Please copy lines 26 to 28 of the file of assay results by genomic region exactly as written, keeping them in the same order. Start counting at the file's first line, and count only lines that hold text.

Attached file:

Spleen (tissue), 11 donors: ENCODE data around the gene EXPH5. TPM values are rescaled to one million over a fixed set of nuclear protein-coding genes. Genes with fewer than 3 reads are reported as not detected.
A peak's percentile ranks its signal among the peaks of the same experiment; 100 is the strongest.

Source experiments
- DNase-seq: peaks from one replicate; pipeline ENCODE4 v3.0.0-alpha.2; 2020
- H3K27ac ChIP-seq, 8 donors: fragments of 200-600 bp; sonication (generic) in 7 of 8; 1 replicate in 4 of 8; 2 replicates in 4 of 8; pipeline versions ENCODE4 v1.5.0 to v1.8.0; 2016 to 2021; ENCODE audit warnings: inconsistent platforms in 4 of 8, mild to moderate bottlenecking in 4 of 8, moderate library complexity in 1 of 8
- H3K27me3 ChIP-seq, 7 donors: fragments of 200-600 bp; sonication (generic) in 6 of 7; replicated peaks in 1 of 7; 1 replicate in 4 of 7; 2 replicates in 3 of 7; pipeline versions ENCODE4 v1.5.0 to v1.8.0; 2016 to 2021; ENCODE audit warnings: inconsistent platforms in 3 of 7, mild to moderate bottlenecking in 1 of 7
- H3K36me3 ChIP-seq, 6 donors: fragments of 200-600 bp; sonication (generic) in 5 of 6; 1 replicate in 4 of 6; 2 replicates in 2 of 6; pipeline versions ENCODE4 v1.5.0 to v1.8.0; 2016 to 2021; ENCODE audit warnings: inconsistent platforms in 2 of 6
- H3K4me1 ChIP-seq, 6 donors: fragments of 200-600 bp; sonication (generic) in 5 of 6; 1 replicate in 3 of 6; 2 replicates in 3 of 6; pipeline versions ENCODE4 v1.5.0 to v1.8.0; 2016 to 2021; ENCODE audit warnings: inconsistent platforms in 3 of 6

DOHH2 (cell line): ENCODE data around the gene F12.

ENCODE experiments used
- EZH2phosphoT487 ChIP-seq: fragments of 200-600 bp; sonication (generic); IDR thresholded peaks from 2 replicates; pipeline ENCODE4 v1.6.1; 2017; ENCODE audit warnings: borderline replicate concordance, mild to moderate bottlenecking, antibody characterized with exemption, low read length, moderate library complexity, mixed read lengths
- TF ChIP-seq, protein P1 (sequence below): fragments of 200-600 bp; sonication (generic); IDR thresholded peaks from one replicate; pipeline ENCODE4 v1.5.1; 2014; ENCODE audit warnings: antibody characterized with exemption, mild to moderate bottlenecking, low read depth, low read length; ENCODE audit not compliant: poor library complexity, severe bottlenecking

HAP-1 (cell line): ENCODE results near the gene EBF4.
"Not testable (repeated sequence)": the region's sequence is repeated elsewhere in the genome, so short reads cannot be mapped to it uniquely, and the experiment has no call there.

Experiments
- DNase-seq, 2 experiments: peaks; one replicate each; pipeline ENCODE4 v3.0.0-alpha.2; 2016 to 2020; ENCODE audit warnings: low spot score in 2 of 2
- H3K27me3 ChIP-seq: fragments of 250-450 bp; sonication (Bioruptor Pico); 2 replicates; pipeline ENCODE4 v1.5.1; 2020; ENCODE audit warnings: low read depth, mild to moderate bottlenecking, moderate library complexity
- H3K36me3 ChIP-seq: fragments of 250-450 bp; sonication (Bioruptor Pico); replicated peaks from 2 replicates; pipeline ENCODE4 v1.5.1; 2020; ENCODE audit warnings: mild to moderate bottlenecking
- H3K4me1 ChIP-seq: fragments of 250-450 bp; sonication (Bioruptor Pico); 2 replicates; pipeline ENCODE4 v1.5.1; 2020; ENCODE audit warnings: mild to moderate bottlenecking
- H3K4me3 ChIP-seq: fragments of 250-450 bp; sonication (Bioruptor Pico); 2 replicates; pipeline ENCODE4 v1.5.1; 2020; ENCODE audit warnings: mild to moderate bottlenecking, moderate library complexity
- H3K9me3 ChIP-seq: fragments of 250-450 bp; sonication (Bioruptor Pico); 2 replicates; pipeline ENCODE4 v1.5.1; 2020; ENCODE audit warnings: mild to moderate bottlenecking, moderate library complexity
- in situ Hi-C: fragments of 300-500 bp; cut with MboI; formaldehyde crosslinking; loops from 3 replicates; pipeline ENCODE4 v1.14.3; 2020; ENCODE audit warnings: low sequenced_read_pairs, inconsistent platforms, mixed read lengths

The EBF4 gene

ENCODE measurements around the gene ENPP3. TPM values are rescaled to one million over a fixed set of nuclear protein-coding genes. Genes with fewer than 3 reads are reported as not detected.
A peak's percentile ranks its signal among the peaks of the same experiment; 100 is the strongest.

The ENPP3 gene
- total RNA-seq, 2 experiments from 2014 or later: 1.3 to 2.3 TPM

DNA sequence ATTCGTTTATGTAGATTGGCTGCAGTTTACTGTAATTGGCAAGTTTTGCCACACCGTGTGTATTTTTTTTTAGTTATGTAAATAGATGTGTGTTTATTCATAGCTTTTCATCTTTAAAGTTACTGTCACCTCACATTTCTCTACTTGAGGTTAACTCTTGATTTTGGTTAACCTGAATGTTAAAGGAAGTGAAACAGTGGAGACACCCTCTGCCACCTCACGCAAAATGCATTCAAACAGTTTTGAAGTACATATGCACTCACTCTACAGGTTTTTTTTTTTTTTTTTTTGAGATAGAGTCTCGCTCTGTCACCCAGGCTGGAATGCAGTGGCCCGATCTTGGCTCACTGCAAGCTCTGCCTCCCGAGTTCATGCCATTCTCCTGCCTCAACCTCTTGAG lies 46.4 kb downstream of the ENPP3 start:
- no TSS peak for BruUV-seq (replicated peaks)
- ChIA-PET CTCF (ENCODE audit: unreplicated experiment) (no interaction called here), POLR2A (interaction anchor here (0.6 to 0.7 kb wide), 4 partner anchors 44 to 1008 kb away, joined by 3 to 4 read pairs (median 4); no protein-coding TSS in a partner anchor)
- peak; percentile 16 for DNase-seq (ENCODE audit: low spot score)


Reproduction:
The ENPP3 gene
- total RNA-seq, 2 experiments from 2014 or later: 1.3 to 2.3 TPM

DNA sequence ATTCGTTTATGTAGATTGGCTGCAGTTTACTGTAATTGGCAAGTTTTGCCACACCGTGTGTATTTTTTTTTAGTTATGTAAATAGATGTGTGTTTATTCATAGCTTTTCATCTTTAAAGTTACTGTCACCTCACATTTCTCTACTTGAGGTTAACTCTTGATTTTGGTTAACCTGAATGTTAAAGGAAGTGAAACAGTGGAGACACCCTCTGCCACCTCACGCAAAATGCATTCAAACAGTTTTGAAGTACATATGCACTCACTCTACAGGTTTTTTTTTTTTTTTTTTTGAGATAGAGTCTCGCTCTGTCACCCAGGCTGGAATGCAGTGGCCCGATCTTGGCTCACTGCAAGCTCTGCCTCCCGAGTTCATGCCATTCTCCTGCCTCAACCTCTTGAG lies 46.4 kb downstream of the ENPP3 start: